Despite the bloodshed Friday, protesters showed no signs of stopping, and the demonstrations spread to cities including Homs and Qamishli, and to the suburbs of Damascus despite tanks and checkpoints stationed across the country to control them. Most foreign journalists have been expelled from the country, but accounts of the violence were provided by activists and other witnesses, along with images posted on YouTube that showed dead bodies and people in army uniforms shooting.

The number of dead and wounded was expected to rise, said Tarif, whose rights group is known as Insan, the Arabic word for human. The heaviest tolls reported were in the town of Izra, in the Daraa region, with 26 dead, and in Homs, with 14, Tarif said. Homs was the site of crackdowns earlier this week that left as many as two dozen people dead.

An ally of Iran and a supporter of Hezbollah, Syria is made up of Sunnis, Christians, Druze and Alawites, who practice a form of Shiism that is the faith of the ruling family. Assad’s government has blamed the violence on foreign provocation, and has warned that any destabilization of the regime will open the door to extremist Islamists.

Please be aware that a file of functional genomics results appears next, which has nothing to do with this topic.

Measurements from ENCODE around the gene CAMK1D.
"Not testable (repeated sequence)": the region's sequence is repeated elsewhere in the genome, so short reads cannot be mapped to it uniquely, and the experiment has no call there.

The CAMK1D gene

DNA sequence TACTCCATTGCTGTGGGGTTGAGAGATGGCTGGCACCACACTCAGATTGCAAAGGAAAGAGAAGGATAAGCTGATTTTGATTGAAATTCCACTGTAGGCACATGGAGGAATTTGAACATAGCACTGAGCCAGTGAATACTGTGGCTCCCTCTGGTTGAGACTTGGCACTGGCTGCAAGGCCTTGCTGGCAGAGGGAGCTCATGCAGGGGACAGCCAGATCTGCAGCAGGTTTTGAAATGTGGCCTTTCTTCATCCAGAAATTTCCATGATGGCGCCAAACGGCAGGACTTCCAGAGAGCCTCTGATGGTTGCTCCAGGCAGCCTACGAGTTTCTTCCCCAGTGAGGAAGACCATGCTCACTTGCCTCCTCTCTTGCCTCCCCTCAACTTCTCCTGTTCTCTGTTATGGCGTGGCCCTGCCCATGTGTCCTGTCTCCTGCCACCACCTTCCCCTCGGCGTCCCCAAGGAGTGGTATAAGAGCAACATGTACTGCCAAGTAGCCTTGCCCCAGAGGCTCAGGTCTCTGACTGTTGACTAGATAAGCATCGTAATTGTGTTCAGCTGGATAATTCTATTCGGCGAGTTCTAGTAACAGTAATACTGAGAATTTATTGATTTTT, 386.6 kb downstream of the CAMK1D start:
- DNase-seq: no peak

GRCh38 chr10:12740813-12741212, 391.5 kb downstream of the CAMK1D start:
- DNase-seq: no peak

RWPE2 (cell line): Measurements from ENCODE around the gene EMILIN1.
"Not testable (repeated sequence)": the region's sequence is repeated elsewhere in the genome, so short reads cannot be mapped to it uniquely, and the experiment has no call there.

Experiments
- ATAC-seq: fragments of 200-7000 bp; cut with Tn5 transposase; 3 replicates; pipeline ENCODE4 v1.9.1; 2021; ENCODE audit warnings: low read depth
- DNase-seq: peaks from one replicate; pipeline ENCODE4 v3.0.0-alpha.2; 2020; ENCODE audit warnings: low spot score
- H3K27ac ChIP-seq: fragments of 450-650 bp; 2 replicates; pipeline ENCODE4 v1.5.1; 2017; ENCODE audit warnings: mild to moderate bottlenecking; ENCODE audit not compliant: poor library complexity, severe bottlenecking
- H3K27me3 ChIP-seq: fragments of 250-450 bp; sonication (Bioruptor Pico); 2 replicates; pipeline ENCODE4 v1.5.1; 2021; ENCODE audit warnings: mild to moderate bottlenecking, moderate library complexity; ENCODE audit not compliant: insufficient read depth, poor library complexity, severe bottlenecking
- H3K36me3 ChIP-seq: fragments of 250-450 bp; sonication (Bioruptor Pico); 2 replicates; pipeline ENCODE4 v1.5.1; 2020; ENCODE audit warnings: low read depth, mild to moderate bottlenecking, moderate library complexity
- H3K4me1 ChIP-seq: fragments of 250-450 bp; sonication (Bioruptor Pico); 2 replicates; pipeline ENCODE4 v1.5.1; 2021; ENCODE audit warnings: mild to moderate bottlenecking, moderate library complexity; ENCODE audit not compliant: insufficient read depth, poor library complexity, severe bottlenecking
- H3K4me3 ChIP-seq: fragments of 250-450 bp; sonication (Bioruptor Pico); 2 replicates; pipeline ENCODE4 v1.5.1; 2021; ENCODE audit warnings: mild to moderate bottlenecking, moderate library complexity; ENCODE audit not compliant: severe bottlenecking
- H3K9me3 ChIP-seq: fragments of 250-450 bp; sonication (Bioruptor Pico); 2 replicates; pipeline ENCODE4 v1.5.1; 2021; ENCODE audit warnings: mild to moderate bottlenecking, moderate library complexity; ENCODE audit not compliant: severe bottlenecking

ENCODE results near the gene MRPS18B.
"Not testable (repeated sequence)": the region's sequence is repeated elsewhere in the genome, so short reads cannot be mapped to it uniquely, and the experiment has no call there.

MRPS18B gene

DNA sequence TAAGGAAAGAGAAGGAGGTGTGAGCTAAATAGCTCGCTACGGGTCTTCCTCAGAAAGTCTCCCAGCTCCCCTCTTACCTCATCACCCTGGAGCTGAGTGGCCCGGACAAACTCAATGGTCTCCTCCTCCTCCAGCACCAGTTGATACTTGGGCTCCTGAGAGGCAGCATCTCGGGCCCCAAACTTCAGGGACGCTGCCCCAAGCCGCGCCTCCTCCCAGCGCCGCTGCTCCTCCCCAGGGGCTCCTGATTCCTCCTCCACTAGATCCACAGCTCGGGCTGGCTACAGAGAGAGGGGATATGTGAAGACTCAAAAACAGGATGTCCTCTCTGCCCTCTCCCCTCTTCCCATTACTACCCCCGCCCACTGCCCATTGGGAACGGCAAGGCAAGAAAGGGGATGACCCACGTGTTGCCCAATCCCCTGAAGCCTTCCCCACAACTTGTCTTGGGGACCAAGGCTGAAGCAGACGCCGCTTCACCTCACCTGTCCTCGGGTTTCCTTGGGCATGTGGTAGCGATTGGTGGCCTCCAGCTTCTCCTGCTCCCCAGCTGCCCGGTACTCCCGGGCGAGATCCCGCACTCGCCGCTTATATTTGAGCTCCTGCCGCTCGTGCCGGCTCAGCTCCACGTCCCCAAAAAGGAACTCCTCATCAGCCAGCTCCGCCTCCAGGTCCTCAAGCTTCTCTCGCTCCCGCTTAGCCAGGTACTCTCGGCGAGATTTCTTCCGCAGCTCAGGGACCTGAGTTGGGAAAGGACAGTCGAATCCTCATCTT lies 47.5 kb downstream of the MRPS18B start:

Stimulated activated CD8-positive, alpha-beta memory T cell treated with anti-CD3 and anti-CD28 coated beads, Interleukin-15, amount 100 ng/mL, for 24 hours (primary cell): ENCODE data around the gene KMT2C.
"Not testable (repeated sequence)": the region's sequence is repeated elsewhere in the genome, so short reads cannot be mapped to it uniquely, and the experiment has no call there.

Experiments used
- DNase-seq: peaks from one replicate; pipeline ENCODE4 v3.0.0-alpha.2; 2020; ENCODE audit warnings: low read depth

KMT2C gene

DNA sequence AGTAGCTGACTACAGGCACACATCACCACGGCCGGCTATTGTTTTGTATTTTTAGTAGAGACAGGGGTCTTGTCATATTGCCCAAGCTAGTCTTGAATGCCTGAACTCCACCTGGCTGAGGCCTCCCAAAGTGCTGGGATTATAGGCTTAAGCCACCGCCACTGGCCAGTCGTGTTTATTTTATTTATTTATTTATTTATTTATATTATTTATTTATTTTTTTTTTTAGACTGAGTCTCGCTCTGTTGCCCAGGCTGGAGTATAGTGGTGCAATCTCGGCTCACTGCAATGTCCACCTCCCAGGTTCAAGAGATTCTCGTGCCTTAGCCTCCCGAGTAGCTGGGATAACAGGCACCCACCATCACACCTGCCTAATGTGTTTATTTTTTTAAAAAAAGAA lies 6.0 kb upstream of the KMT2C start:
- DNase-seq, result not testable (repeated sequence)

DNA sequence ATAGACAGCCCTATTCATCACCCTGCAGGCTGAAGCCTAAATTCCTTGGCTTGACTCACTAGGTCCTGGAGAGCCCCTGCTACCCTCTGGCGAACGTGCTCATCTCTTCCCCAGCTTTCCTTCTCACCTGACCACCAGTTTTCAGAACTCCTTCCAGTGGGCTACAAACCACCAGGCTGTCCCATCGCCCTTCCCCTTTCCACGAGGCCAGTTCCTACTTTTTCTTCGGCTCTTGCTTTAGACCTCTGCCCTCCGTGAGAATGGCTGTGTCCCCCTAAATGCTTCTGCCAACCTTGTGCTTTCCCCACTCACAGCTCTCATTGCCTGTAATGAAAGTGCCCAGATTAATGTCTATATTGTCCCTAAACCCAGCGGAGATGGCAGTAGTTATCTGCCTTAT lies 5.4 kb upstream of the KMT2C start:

The protesters in Syria are still a minority, with most people staying home out of loyalty to the regime, fear of reprisals or trepidation about what a post-Assad Syria could look like. But protests were expected to swell again Saturday, continuing what has become a weekly cycle, as people counted the bodies and buried the dead.

The protesters have taken to the streets in increasing numbers each Friday since the demonstrations began, turning out after Muslim prayers. In early weeks they demanded reforms; later, they began demanding the overthrow of the regime, dismissing as inadequate concessions made by Assad, including the lifting of emergency laws. Rights groups estimate that 300 Syrians have been killed in the six weeks of violence.

Interviewed via Skype on Friday, a demonstrator in the Damascus suburb of Harasta said he saw three people die when security forces opened fire on a group of about 3,000 people carrying olive branches and proclaiming a brotherhood of Christians, Muslims, Alawites and other religious groups. The shooters, wearing army uniforms, fired without warning, and continued to pursue and fire on people as they fled, the demonstrator said.

“I cried a lot,” the demonstrator said, asking that his name be withheld for fear of reprisals. “After they have spoken about lifting the emergency law, how could they shoot people this way?”